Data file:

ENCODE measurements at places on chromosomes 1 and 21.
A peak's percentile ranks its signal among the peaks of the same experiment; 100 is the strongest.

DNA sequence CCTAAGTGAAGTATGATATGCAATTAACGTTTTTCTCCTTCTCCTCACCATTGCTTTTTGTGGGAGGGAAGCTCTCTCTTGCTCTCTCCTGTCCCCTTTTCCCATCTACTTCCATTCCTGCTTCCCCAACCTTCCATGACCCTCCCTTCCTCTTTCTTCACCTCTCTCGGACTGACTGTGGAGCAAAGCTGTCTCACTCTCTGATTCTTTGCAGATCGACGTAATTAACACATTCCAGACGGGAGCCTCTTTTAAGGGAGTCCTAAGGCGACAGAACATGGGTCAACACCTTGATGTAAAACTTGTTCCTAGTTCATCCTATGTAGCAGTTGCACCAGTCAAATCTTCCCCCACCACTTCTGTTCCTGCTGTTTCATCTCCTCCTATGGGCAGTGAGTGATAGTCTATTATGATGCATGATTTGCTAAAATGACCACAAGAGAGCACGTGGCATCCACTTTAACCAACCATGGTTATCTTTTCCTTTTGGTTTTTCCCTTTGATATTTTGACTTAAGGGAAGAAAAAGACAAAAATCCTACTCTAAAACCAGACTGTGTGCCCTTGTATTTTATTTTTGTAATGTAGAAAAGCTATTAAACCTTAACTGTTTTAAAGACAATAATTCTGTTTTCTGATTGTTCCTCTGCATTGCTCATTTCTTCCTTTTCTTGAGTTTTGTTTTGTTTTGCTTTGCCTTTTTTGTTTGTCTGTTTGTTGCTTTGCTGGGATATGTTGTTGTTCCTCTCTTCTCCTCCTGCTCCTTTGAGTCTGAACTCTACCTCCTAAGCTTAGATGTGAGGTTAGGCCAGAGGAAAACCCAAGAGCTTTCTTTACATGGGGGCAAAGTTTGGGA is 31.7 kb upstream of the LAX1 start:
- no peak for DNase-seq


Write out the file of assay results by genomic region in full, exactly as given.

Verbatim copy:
ENCODE measurements at places on chromosomes 1 and 21.
A peak's percentile ranks its signal among the peaks of the same experiment; 100 is the strongest.

DNA sequence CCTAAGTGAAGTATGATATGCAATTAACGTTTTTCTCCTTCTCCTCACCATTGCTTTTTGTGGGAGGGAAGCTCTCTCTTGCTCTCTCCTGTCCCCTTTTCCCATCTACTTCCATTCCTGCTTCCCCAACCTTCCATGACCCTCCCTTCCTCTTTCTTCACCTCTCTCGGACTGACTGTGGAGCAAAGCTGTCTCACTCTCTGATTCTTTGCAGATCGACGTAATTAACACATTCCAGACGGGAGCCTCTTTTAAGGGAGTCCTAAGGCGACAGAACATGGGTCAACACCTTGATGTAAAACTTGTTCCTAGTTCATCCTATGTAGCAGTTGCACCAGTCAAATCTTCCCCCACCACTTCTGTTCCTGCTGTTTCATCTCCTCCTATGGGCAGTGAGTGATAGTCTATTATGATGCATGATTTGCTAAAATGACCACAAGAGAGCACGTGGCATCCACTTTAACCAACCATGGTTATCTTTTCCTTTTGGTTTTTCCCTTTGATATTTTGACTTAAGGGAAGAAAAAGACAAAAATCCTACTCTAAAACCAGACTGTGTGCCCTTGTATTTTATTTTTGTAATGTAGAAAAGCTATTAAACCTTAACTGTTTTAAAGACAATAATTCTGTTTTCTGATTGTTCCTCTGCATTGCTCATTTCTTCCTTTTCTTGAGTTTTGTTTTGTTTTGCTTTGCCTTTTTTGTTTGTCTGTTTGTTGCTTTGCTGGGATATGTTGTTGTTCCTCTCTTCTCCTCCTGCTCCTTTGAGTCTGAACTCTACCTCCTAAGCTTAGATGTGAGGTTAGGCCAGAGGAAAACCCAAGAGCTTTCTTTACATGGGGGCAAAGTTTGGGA is 31.7 kb upstream of the LAX1 start:
- no peak for DNase-seq